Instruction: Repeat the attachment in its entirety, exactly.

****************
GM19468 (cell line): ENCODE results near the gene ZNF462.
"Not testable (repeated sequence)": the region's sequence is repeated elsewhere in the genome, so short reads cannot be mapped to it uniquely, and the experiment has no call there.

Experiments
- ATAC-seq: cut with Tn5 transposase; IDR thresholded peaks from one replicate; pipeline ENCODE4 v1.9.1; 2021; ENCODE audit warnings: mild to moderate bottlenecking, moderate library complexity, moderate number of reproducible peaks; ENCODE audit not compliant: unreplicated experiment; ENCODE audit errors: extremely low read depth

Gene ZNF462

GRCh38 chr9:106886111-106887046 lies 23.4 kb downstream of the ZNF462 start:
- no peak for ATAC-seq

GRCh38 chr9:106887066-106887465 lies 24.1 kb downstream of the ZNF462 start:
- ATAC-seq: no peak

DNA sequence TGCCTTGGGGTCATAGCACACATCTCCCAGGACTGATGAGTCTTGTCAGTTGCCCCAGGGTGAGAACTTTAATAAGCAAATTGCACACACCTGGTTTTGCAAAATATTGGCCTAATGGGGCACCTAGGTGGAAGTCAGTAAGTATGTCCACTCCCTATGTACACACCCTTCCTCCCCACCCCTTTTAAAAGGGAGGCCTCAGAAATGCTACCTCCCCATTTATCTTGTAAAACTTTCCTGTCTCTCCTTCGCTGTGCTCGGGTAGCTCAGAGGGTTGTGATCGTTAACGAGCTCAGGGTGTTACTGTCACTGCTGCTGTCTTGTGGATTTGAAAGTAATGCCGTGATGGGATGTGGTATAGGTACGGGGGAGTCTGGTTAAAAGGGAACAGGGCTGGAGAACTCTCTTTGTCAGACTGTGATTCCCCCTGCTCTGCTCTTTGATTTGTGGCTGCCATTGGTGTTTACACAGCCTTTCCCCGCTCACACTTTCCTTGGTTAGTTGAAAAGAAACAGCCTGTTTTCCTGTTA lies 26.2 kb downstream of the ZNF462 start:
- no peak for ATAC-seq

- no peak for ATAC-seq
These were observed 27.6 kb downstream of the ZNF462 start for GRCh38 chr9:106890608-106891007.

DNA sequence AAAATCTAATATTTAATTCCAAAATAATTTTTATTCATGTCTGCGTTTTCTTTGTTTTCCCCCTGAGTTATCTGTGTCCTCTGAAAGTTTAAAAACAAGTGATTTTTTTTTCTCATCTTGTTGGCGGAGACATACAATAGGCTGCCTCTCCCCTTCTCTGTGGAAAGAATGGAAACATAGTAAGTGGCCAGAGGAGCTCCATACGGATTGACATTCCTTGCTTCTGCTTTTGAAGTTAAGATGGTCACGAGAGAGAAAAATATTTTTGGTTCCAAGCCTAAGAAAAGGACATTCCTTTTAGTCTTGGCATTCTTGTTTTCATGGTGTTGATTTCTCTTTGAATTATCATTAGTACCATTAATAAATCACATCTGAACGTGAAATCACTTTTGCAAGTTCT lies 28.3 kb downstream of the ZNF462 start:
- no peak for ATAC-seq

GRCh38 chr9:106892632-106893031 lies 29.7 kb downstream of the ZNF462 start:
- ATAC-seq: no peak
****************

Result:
GM19468 (cell line): ENCODE results near the gene ZNF462.
"Not testable (repeated sequence)": the region's sequence is repeated elsewhere in the genome, so short reads cannot be mapped to it uniquely, and the experiment has no call there.

Experiments
- ATAC-seq: cut with Tn5 transposase; IDR thresholded peaks from one replicate; pipeline ENCODE4 v1.9.1; 2021; ENCODE audit warnings: mild to moderate bottlenecking, moderate library complexity, moderate number of reproducible peaks; ENCODE audit not compliant: unreplicated experiment; ENCODE audit errors: extremely low read depth

Gene ZNF462

GRCh38 chr9:106886111-106887046 lies 23.4 kb downstream of the ZNF462 start:
- no peak for ATAC-seq

GRCh38 chr9:106887066-106887465 lies 24.1 kb downstream of the ZNF462 start:
- ATAC-seq: no peak

DNA sequence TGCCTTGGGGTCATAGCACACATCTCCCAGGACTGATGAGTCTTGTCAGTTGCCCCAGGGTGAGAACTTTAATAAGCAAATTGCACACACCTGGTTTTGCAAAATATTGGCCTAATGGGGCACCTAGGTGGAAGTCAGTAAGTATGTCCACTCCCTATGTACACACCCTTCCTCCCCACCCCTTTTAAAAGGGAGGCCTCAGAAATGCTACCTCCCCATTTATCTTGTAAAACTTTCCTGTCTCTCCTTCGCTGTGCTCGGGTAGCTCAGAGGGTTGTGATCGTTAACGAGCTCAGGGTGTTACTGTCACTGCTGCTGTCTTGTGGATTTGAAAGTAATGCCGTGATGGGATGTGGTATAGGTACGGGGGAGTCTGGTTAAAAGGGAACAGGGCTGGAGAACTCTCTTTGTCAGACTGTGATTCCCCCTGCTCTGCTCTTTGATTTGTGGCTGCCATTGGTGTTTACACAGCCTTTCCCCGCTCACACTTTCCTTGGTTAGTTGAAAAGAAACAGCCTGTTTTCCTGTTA lies 26.2 kb downstream of the ZNF462 start:
- no peak for ATAC-seq

- no peak for ATAC-seq
These were observed 27.6 kb downstream of the ZNF462 start for GRCh38 chr9:106890608-106891007.

DNA sequence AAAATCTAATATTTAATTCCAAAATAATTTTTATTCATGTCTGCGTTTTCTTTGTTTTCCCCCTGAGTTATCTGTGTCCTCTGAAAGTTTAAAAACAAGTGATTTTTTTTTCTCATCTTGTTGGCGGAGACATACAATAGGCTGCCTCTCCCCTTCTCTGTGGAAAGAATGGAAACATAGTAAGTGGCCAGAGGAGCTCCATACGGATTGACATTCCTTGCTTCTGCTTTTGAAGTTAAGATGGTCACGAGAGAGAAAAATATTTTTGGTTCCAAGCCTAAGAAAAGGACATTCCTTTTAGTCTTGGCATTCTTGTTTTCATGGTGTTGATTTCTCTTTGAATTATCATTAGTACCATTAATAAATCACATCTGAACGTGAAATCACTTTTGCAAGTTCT lies 28.3 kb downstream of the ZNF462 start:
- no peak for ATAC-seq

GRCh38 chr9:106892632-106893031 lies 29.7 kb downstream of the ZNF462 start:
- ATAC-seq: no peak